While China has been grabbing the attention of the Asia Pacific market, and Mexico and Peru have been making headlines in Latin America with record low auction prices, developers looking to further expand in those markets should look to two countries: India and Argentina.
The Indian government released big news for renewable energy developers in July as the Ministry of New and Renewable Energy (MNRE) announced its plan to double the large-scale solar target from 20 gigawatts to 40 gigawatts by 2020. Argentina is also prepared for increased growth in renewable energy capacity as the country plans its first renewable energy auction program. Savvy project developers and investors who can navigate the political landscape of these countries will find new and unprecedented opportunities for growth and return on investment.
India: With a population of more than 1.2 billion and several of the most polluted cities in the world, India stands to be the focal point for reducing global carbon emissions and meeting the targets established in the Paris Agreement. In terms of air pollution, India has two of the top five and four of the top 10 most polluted cities in the world for particle pollution. These statistics come from a country that produces nearly 70 percent of its electricity from coal, oil and natural gas, and which is expected to substantially increase its energy demand over the next 25 years, accounting for a quarter of global energy demand by 2040. To meet the growing demand, Prime Minister Narendra Modi has called for a massive boost in renewable energy capacity to 40 percent of the country’s energy mix by 2030. To achieve this goal, India will add 175 gigawatts of renewable energy capacity by 2022, including 100 gigawatts of solar and 60 gigawatts of wind. The country will also require an astounding $1 trillion of new investment.
Prime Minister Modi’s ambitious renewable energy goals, the increasing power demand, and the growing opportunities for off-grid and micro-grid solutions in rural areas mean that investors should be bullish about the Indian renewables market. There is still uncertainty about the national grid and Indian distribution companies’ ability to safely and effectively distribute clean energy to a country that has largely received free electricity for years. But the current government’s commitment to transmission lines, rural electrification and other energy infrastructure improvements presents a tremendous upside for investment.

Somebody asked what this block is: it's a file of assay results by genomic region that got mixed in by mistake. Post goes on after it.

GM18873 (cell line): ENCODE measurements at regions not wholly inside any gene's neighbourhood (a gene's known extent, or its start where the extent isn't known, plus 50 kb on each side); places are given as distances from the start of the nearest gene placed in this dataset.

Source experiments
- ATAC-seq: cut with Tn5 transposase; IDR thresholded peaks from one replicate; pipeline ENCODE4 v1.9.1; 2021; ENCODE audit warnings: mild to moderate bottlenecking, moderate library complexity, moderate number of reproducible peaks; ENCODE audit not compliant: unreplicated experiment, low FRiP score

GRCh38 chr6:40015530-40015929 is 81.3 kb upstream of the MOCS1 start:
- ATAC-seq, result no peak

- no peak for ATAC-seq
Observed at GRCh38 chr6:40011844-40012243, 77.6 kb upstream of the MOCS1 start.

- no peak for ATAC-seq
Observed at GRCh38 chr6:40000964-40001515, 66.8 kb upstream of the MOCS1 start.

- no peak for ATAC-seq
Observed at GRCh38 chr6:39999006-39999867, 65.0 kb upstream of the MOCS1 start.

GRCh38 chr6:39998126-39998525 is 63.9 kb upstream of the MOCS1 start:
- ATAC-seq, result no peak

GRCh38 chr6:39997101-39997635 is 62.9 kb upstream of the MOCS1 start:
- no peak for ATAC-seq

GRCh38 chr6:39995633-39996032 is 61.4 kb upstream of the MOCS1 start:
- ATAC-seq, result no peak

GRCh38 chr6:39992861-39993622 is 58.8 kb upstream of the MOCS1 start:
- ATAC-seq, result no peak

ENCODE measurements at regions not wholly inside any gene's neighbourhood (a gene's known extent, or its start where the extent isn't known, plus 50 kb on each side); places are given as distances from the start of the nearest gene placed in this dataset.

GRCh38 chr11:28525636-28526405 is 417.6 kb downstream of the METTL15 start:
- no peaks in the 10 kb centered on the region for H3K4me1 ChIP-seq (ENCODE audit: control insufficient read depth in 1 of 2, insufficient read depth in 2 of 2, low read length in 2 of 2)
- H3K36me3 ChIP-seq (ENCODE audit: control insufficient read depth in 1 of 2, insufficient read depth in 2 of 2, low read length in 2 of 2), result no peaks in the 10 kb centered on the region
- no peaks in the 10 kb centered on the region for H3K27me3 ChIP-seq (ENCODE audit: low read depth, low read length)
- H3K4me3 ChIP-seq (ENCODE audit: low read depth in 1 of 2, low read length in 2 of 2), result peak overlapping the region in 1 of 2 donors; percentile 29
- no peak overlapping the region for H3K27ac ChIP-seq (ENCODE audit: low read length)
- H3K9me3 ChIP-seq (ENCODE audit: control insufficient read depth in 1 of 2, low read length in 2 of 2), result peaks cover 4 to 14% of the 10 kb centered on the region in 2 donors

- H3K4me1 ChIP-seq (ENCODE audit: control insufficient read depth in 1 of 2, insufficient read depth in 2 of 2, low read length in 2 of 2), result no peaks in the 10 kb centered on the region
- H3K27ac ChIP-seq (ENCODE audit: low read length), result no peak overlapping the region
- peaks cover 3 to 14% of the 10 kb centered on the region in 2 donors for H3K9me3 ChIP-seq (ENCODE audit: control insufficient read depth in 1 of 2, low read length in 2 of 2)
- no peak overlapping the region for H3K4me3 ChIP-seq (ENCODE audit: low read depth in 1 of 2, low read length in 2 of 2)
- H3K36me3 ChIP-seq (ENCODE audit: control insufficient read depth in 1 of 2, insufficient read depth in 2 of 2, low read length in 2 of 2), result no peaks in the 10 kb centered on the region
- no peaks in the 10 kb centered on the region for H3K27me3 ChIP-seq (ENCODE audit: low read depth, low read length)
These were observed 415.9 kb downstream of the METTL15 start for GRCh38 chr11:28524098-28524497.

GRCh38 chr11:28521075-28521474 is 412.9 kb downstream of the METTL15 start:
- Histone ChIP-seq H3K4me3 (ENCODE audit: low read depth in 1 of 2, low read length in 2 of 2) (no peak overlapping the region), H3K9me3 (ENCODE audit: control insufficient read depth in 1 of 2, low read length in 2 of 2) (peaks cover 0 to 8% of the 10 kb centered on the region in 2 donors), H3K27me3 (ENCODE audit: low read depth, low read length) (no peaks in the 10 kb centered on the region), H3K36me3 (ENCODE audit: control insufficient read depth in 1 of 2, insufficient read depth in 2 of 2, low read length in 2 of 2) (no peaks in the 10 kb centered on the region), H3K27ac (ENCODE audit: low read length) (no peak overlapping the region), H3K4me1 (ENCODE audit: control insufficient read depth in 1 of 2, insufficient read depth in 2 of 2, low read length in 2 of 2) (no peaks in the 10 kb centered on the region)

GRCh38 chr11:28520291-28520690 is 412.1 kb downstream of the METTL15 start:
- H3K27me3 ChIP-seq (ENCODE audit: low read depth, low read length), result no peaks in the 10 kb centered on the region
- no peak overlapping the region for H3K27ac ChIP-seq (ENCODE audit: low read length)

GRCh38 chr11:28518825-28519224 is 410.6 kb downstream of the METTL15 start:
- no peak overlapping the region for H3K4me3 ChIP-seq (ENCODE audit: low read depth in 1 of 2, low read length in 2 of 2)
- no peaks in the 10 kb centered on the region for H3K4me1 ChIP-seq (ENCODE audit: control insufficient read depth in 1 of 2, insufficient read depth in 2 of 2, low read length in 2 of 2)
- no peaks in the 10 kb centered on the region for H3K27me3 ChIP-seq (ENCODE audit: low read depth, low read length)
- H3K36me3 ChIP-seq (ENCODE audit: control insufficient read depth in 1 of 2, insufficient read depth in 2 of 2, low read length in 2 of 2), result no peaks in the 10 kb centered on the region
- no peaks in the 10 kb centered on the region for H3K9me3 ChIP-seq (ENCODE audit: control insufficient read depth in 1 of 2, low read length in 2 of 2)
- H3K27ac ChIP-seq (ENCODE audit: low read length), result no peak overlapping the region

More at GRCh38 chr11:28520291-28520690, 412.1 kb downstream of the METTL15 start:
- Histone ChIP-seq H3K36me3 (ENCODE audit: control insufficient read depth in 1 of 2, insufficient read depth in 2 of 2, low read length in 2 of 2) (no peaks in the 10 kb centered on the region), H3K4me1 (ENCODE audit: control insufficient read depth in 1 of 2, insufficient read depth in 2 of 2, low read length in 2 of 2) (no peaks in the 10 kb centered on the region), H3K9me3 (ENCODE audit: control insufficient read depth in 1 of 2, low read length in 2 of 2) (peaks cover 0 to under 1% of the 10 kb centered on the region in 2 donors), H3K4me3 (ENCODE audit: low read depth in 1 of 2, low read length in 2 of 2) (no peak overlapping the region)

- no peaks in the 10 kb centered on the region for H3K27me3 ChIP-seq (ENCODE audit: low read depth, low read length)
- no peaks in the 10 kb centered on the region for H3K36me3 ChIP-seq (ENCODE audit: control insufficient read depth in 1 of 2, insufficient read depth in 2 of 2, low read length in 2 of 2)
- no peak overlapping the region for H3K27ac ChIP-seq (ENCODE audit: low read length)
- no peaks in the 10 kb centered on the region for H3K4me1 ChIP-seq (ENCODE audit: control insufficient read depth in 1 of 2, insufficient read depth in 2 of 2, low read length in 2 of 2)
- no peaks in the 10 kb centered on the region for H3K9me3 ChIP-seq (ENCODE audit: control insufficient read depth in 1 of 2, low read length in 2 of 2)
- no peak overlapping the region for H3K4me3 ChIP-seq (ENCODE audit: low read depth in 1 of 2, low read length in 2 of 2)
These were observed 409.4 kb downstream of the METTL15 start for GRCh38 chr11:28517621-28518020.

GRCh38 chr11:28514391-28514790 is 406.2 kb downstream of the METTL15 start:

Argentina: Withits windswept Patagonian highlands to the south and unrelenting horizontal irradiation to the sunny northwest, Argentina likely has the greatest renewable energy potential in the world. Yet Argentina has been unable to meet peak energy demand, resulting in blackouts across the nation. In a country historically reliant on natural gas for the bulk of its electricity generation, solar only accounts for 0.1 percent of generation. However, these figures are about to change as renewables are set to
take center stage under Argentina’s new leadership. President Mauricio Macri is preparing to capitalize on his country’s vast wind and solar resources through his RenovAR program, aimed at increasing renewable energy deployment to 20 percent by 2025. For developers looking to enter the Latin American renewables market, Argentina provides unmatched opportunities and the political backing of a leader determined to bolster the country’s efforts in the fight against climate change.
To establish the Argentine renewable energy market and encourage investors and project developers seeking to enter the market, the RenovAR program created a “trust fund for renewable energy,” or FODER. This fund will provide $850 million in financial guarantees for renewable energy projects. Through the RenovAR program, President Macri promises to usher in a new age where blackouts no longer occur and solar accounts for a larger share of the nation’s energy mix.
With some of the best renewable resources in the world, Argentina could provide an unparalleled opportunity for smart developers.
Patrick Eble is a former intern at the American Council on Renewable Energy.